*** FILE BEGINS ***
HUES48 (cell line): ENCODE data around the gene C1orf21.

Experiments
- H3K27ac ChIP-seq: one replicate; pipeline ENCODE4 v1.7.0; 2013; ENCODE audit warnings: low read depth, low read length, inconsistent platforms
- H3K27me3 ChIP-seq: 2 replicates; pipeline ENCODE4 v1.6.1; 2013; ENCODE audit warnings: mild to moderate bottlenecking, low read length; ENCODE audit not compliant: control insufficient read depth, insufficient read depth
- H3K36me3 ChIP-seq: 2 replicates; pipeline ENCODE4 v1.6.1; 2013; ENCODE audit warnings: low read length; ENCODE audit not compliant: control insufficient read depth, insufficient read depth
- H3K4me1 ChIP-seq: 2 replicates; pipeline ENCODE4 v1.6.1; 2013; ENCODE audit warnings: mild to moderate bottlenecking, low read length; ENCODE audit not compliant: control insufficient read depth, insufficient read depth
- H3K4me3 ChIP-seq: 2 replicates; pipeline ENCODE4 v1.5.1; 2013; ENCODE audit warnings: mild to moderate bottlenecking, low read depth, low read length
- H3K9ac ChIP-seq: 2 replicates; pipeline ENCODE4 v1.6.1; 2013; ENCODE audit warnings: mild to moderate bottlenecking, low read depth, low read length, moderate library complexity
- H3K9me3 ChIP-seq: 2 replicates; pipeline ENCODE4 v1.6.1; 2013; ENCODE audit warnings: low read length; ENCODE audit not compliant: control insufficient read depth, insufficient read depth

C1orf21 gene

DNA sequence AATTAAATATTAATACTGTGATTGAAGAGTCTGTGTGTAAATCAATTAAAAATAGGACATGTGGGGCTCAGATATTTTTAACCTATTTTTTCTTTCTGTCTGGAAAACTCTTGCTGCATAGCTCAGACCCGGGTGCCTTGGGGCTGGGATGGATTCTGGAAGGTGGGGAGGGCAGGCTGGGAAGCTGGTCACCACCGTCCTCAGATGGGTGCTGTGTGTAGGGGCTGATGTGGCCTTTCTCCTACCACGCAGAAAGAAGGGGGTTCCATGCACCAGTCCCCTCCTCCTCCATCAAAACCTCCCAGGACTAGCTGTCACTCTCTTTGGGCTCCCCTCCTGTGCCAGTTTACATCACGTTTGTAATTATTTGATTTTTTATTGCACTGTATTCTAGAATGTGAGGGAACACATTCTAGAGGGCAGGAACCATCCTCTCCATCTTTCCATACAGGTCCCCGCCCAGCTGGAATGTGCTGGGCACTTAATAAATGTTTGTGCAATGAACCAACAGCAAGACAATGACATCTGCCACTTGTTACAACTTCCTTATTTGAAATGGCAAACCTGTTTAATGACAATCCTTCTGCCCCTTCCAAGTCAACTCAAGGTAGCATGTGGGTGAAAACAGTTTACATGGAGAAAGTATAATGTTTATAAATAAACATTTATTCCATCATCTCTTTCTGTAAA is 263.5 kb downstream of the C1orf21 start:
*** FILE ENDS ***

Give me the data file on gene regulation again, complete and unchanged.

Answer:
HUES48 (cell line): ENCODE data around the gene C1orf21.

Experiments
- H3K27ac ChIP-seq: one replicate; pipeline ENCODE4 v1.7.0; 2013; ENCODE audit warnings: low read depth, low read length, inconsistent platforms
- H3K27me3 ChIP-seq: 2 replicates; pipeline ENCODE4 v1.6.1; 2013; ENCODE audit warnings: mild to moderate bottlenecking, low read length; ENCODE audit not compliant: control insufficient read depth, insufficient read depth
- H3K36me3 ChIP-seq: 2 replicates; pipeline ENCODE4 v1.6.1; 2013; ENCODE audit warnings: low read length; ENCODE audit not compliant: control insufficient read depth, insufficient read depth
- H3K4me1 ChIP-seq: 2 replicates; pipeline ENCODE4 v1.6.1; 2013; ENCODE audit warnings: mild to moderate bottlenecking, low read length; ENCODE audit not compliant: control insufficient read depth, insufficient read depth
- H3K4me3 ChIP-seq: 2 replicates; pipeline ENCODE4 v1.5.1; 2013; ENCODE audit warnings: mild to moderate bottlenecking, low read depth, low read length
- H3K9ac ChIP-seq: 2 replicates; pipeline ENCODE4 v1.6.1; 2013; ENCODE audit warnings: mild to moderate bottlenecking, low read depth, low read length, moderate library complexity
- H3K9me3 ChIP-seq: 2 replicates; pipeline ENCODE4 v1.6.1; 2013; ENCODE audit warnings: low read length; ENCODE audit not compliant: control insufficient read depth, insufficient read depth

C1orf21 gene

DNA sequence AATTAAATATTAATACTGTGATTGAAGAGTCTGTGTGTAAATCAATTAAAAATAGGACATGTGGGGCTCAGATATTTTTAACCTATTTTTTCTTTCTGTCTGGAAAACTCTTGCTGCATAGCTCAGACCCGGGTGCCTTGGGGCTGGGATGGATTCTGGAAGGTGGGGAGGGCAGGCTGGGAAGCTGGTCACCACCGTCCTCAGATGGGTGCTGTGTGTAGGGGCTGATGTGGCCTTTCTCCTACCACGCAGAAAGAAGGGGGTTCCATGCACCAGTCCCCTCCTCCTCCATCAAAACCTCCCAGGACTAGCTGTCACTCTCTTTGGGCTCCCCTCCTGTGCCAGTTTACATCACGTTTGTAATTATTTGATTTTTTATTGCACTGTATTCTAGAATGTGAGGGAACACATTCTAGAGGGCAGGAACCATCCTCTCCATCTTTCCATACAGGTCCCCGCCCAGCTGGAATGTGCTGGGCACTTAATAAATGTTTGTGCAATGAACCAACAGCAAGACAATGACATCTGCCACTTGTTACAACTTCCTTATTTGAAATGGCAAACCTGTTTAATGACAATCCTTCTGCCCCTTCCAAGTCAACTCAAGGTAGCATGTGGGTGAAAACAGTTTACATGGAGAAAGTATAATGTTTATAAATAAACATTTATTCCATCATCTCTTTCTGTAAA is 263.5 kb downstream of the C1orf21 start: